FASEB Successfully Hosts Its First Virtual Conference
When FASEB asked co-organizers Tom Lane, PhD, and Ben Segal, MD, to redesign their Translational Neuroimmunology Conference as a virtual meeting, they weren’t sure how it would work. But now, with the books closed on the conference, the news is good, including registration numbers that more than doubled those of their previous in-person conference.
“It was great. It was so much easier than I had originally anticipated, and that’s because of the support we received from FASEB,” says Lane, Professor, Department of Neurobiology and Behavior at UC Irvine, about the two-day meeting that took place June 29-30.
Lane said the two organizers were also pleased with the work of the technology company that supported the conference participants behind the scenes. “They were very easy to work with and very clear in their instructions,” says Lane, noting that the biggest challenge they had was scheduling speakers across time zones.
And the reactions of student participants, who made up 40 percent of the 178 virtual attendees, reflected their satisfaction. “I think the postdocs and the graduate students enjoyed the talks and the Q&A channels,” says Segal, Chair, Department of Neurology, Director, Neurological Research Institute, and the Gilbert and Kathryn Mitchell Professor of Neurology at The Ohio State University. “The poster session went pretty well. I think they also enjoyed the way people were being informal and real in their conversations.”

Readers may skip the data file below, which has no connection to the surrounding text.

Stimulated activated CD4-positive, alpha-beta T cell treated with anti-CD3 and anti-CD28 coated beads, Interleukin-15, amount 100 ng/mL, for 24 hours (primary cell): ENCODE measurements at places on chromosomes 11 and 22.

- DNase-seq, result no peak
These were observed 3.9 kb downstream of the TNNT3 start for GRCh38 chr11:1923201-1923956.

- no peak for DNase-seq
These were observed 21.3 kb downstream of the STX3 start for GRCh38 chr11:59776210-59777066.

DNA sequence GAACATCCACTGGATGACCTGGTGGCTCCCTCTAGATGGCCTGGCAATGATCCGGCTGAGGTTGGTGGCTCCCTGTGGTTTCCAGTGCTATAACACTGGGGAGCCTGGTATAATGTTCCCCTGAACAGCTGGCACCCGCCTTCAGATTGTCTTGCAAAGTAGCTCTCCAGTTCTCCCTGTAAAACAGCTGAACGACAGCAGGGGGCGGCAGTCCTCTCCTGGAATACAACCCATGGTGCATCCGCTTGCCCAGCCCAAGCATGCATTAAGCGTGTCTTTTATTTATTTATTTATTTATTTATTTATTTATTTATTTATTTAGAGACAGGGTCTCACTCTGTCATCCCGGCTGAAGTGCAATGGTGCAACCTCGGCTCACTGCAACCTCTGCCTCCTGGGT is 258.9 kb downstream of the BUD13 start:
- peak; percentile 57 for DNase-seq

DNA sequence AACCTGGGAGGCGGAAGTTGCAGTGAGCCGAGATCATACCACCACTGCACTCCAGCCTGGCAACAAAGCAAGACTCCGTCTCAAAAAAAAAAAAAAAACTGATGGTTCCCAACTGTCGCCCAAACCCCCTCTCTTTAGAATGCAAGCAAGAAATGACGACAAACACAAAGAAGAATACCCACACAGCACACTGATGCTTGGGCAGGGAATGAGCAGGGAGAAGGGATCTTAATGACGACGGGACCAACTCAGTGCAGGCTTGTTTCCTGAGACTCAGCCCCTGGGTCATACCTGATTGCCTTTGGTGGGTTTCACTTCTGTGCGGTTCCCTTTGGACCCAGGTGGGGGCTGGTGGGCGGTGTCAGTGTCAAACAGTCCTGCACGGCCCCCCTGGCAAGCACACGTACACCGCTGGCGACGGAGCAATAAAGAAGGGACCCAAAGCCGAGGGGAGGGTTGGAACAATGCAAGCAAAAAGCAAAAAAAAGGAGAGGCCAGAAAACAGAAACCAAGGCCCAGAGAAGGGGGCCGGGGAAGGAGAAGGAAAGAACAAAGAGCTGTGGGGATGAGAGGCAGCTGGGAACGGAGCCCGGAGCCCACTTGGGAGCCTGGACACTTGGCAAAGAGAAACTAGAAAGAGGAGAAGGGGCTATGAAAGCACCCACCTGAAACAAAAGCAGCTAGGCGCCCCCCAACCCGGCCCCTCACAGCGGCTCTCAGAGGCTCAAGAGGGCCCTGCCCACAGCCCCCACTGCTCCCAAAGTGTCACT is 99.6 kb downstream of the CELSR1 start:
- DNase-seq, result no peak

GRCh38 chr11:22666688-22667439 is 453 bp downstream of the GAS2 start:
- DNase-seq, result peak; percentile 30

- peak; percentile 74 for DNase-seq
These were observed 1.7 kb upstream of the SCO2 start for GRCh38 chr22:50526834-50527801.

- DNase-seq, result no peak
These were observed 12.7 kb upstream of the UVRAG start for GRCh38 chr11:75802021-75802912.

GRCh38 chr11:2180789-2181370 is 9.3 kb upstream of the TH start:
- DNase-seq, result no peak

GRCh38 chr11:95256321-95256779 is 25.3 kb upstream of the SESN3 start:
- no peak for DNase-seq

An early sign of the success of the conference was Lane’s email inbox, which was full of positive comments from speakers and participants. “The responses that Ben and I received from the invited speakers and students were overwhelmingly positive,” he says.
In the end, both organizers feel that the virtual setting accomplished a lot of what the in-person meetings do, certainly more than they had anticipated. “To have a successful conference,” says Segal, “you need to know what good science is. You want to be focused and have an intense relay of information and new voices. Overall, I think we did that.”